Here is Orion's comment, big diameter vs small oneI don't see a problem in a long, unsupported shaft if you have a big diameter. A 5" thick, 10' long carbon shaft, with a wall thickness in the order of 1/4th of an inch doesn't seem unrealistic
This might be useful too http://ibis.experimentals.de/downloads/torsionalvibration.pdforion said:There isn't a lot written on the torsional characteristics of this type of prop driveline, mainly because there really aren't that many airplanes that are configured in this manner. In looking at the problem, you have two choices: One, you can design a very rigid system, which is then coupled to the engine through a flexible coupling designed with a low frequency visco-elastic characteristic. Your shaft would most likely have to be something like a graphite wrapped aluminum unit (very rigid and very light) - these used to be manufactured by Spicer but I'm sure there are others.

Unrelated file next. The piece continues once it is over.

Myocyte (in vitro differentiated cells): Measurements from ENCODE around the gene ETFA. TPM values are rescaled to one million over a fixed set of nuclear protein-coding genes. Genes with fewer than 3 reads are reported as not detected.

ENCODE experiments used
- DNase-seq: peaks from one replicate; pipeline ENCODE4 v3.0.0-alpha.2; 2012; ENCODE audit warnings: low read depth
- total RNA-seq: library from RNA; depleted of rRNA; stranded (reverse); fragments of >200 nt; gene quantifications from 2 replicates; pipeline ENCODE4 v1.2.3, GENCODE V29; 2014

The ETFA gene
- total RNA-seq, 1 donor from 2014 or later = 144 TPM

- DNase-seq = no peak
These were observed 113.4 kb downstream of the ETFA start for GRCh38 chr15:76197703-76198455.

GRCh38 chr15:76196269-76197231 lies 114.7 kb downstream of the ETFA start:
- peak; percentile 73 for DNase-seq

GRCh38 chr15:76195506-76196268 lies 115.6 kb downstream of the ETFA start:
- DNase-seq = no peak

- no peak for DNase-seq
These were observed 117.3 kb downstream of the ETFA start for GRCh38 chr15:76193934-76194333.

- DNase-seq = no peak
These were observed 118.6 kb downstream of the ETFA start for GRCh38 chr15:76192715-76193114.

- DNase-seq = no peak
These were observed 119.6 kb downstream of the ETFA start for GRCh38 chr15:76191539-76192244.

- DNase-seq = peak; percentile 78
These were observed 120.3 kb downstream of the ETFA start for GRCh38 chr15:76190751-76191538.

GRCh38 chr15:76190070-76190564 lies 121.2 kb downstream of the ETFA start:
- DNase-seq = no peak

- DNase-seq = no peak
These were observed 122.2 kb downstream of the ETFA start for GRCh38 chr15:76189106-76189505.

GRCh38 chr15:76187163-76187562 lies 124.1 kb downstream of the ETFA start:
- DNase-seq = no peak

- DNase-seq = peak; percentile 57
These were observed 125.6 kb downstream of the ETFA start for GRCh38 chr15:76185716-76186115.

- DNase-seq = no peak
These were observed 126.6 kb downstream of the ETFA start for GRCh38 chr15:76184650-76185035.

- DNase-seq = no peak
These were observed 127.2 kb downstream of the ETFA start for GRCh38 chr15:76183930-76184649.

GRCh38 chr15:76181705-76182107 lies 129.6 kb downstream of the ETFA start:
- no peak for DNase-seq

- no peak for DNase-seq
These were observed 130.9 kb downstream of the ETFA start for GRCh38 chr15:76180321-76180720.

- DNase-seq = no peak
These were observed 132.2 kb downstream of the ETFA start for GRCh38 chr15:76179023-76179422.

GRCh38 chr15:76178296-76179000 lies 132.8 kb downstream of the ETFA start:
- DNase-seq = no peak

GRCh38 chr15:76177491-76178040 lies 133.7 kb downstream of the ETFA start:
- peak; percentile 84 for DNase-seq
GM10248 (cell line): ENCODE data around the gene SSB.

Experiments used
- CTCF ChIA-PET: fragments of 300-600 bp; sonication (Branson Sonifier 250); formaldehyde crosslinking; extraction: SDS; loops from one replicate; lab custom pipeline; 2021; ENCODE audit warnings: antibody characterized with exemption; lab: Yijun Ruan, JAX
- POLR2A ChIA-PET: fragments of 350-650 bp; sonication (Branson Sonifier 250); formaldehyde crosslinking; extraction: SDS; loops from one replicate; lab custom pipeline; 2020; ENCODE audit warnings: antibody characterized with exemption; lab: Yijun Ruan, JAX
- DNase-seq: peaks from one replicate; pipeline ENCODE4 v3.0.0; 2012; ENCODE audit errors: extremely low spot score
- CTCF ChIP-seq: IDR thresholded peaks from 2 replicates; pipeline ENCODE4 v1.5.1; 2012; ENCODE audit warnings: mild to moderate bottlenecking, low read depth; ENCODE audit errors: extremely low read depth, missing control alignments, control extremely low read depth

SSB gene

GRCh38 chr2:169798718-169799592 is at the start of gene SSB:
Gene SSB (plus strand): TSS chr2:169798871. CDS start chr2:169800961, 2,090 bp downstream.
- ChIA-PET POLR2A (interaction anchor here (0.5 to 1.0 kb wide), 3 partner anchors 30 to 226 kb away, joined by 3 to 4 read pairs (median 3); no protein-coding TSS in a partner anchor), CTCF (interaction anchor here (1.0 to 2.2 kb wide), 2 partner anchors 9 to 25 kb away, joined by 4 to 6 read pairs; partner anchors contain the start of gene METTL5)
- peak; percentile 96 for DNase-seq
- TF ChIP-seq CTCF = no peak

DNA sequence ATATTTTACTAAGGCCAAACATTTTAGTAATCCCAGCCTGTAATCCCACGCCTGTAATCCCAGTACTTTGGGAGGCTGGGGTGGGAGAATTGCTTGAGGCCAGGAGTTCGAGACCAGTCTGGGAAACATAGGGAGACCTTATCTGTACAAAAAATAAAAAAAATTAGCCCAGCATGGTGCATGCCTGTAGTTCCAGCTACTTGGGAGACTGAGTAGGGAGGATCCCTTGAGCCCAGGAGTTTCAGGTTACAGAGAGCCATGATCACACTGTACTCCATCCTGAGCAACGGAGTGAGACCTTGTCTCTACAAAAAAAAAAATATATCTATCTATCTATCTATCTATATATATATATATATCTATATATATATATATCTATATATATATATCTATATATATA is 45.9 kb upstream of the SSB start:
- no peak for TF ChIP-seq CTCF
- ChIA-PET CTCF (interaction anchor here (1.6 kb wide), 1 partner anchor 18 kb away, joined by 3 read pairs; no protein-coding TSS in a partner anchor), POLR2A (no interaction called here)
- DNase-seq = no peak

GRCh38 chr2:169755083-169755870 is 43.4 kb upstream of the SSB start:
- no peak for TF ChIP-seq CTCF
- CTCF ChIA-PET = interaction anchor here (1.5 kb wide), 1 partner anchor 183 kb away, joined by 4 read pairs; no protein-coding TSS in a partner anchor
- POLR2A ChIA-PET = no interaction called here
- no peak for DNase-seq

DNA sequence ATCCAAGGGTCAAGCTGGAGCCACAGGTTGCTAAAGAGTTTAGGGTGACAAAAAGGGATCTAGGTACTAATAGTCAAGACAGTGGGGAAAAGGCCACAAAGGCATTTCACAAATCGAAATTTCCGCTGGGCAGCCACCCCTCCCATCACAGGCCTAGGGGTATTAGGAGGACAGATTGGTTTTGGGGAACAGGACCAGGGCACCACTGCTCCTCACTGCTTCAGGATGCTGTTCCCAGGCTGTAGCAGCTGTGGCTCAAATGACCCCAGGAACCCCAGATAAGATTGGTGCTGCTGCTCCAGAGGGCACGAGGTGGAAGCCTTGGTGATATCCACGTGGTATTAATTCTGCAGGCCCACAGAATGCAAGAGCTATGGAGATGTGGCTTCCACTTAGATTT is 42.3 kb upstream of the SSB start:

One coupling manufacturer is Vulcan, which I think is an Austrian company (or at least they handle a line of Austrian produced couplings). The difficulty though is finding one that will work in your application. Most of these couplings are designed for the high magnitude impulses generated by Diesel engines. For aircraft, the unit does not to be that big but finding a small light one will be somewhat a challenge.
The second approach to this is to have a torsionally flexible system, such as is often used for powering the tail rotor of a helicopter. Here they use a small diameter shaft, suspended by a series of bearings along its length. The small diameter has very low torsional stiffness characteristics and thus operates below the range of the system's natural frequency and most of its harmonics.